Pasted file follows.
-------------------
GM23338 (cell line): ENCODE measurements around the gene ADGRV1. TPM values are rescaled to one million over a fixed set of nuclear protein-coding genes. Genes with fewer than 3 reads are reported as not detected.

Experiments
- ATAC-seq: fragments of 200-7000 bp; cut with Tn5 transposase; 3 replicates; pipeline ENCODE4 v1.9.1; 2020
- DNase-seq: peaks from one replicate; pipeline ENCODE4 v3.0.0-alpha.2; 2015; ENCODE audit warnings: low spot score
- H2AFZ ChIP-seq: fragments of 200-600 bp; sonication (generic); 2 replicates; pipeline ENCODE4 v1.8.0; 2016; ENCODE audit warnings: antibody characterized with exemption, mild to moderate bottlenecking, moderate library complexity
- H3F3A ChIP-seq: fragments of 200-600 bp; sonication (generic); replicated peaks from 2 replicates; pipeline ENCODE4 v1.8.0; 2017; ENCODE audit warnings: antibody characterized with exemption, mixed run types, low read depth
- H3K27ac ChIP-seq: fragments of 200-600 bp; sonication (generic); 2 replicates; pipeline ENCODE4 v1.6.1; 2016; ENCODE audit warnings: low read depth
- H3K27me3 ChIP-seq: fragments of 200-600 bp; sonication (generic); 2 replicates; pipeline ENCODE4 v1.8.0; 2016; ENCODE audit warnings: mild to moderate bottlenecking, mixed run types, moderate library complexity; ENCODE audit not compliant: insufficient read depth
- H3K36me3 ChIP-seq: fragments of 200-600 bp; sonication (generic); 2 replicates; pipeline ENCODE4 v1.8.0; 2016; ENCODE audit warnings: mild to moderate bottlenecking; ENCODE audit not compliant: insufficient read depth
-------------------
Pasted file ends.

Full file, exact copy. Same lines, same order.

GM23338 (cell line): ENCODE measurements around the gene ADGRV1. TPM values are rescaled to one million over a fixed set of nuclear protein-coding genes. Genes with fewer than 3 reads are reported as not detected.

Experiments
- ATAC-seq: fragments of 200-7000 bp; cut with Tn5 transposase; 3 replicates; pipeline ENCODE4 v1.9.1; 2020
- DNase-seq: peaks from one replicate; pipeline ENCODE4 v3.0.0-alpha.2; 2015; ENCODE audit warnings: low spot score
- H2AFZ ChIP-seq: fragments of 200-600 bp; sonication (generic); 2 replicates; pipeline ENCODE4 v1.8.0; 2016; ENCODE audit warnings: antibody characterized with exemption, mild to moderate bottlenecking, moderate library complexity
- H3F3A ChIP-seq: fragments of 200-600 bp; sonication (generic); replicated peaks from 2 replicates; pipeline ENCODE4 v1.8.0; 2017; ENCODE audit warnings: antibody characterized with exemption, mixed run types, low read depth
- H3K27ac ChIP-seq: fragments of 200-600 bp; sonication (generic); 2 replicates; pipeline ENCODE4 v1.6.1; 2016; ENCODE audit warnings: low read depth
- H3K27me3 ChIP-seq: fragments of 200-600 bp; sonication (generic); 2 replicates; pipeline ENCODE4 v1.8.0; 2016; ENCODE audit warnings: mild to moderate bottlenecking, mixed run types, moderate library complexity; ENCODE audit not compliant: insufficient read depth
- H3K36me3 ChIP-seq: fragments of 200-600 bp; sonication (generic); 2 replicates; pipeline ENCODE4 v1.8.0; 2016; ENCODE audit warnings: mild to moderate bottlenecking; ENCODE audit not compliant: insufficient read depth